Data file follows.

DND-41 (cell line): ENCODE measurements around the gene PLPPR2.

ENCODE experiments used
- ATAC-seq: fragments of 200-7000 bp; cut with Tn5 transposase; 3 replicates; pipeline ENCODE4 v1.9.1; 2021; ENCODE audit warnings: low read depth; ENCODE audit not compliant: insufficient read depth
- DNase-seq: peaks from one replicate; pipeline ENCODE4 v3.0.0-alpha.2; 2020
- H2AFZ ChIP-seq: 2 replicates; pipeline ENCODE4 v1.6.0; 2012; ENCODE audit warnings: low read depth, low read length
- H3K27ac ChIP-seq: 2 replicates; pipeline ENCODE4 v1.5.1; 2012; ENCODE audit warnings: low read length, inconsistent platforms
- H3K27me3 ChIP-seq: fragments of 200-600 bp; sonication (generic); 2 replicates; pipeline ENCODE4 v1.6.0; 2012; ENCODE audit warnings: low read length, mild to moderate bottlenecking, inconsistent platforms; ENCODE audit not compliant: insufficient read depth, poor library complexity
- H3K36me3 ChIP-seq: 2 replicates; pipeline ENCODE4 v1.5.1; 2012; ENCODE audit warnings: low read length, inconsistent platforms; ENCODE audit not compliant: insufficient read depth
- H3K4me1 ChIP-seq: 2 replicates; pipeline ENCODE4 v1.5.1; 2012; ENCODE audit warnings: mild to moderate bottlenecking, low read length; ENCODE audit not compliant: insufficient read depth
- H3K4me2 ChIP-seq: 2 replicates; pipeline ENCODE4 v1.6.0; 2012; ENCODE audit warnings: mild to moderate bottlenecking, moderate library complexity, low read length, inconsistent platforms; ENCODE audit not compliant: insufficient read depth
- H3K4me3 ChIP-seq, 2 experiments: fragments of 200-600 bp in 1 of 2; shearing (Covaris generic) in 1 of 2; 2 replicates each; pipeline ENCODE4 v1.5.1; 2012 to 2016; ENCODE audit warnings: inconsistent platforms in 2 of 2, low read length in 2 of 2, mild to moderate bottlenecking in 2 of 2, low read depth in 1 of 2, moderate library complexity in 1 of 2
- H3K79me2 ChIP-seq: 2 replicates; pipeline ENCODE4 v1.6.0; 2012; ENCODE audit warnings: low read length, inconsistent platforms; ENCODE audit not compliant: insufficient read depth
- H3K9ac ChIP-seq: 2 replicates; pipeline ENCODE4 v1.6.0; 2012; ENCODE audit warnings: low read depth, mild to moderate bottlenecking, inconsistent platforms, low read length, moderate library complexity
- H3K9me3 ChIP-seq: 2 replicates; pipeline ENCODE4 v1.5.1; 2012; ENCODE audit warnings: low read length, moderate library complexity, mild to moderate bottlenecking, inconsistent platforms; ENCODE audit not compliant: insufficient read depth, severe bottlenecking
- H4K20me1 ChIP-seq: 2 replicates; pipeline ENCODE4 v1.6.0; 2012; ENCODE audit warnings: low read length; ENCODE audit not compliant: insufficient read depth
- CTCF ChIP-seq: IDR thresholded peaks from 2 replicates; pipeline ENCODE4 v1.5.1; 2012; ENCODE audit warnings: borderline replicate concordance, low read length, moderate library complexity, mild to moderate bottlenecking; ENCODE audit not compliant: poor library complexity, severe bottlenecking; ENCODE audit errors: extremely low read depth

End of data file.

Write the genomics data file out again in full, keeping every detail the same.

DND-41 (cell line): ENCODE measurements around the gene PLPPR2.

ENCODE experiments used
- ATAC-seq: fragments of 200-7000 bp; cut with Tn5 transposase; 3 replicates; pipeline ENCODE4 v1.9.1; 2021; ENCODE audit warnings: low read depth; ENCODE audit not compliant: insufficient read depth
- DNase-seq: peaks from one replicate; pipeline ENCODE4 v3.0.0-alpha.2; 2020
- H2AFZ ChIP-seq: 2 replicates; pipeline ENCODE4 v1.6.0; 2012; ENCODE audit warnings: low read depth, low read length
- H3K27ac ChIP-seq: 2 replicates; pipeline ENCODE4 v1.5.1; 2012; ENCODE audit warnings: low read length, inconsistent platforms
- H3K27me3 ChIP-seq: fragments of 200-600 bp; sonication (generic); 2 replicates; pipeline ENCODE4 v1.6.0; 2012; ENCODE audit warnings: low read length, mild to moderate bottlenecking, inconsistent platforms; ENCODE audit not compliant: insufficient read depth, poor library complexity
- H3K36me3 ChIP-seq: 2 replicates; pipeline ENCODE4 v1.5.1; 2012; ENCODE audit warnings: low read length, inconsistent platforms; ENCODE audit not compliant: insufficient read depth
- H3K4me1 ChIP-seq: 2 replicates; pipeline ENCODE4 v1.5.1; 2012; ENCODE audit warnings: mild to moderate bottlenecking, low read length; ENCODE audit not compliant: insufficient read depth
- H3K4me2 ChIP-seq: 2 replicates; pipeline ENCODE4 v1.6.0; 2012; ENCODE audit warnings: mild to moderate bottlenecking, moderate library complexity, low read length, inconsistent platforms; ENCODE audit not compliant: insufficient read depth
- H3K4me3 ChIP-seq, 2 experiments: fragments of 200-600 bp in 1 of 2; shearing (Covaris generic) in 1 of 2; 2 replicates each; pipeline ENCODE4 v1.5.1; 2012 to 2016; ENCODE audit warnings: inconsistent platforms in 2 of 2, low read length in 2 of 2, mild to moderate bottlenecking in 2 of 2, low read depth in 1 of 2, moderate library complexity in 1 of 2
- H3K79me2 ChIP-seq: 2 replicates; pipeline ENCODE4 v1.6.0; 2012; ENCODE audit warnings: low read length, inconsistent platforms; ENCODE audit not compliant: insufficient read depth
- H3K9ac ChIP-seq: 2 replicates; pipeline ENCODE4 v1.6.0; 2012; ENCODE audit warnings: low read depth, mild to moderate bottlenecking, inconsistent platforms, low read length, moderate library complexity
- H3K9me3 ChIP-seq: 2 replicates; pipeline ENCODE4 v1.5.1; 2012; ENCODE audit warnings: low read length, moderate library complexity, mild to moderate bottlenecking, inconsistent platforms; ENCODE audit not compliant: insufficient read depth, severe bottlenecking
- H4K20me1 ChIP-seq: 2 replicates; pipeline ENCODE4 v1.6.0; 2012; ENCODE audit warnings: low read length; ENCODE audit not compliant: insufficient read depth
- CTCF ChIP-seq: IDR thresholded peaks from 2 replicates; pipeline ENCODE4 v1.5.1; 2012; ENCODE audit warnings: borderline replicate concordance, low read length, moderate library complexity, mild to moderate bottlenecking; ENCODE audit not compliant: poor library complexity, severe bottlenecking; ENCODE audit errors: extremely low read depth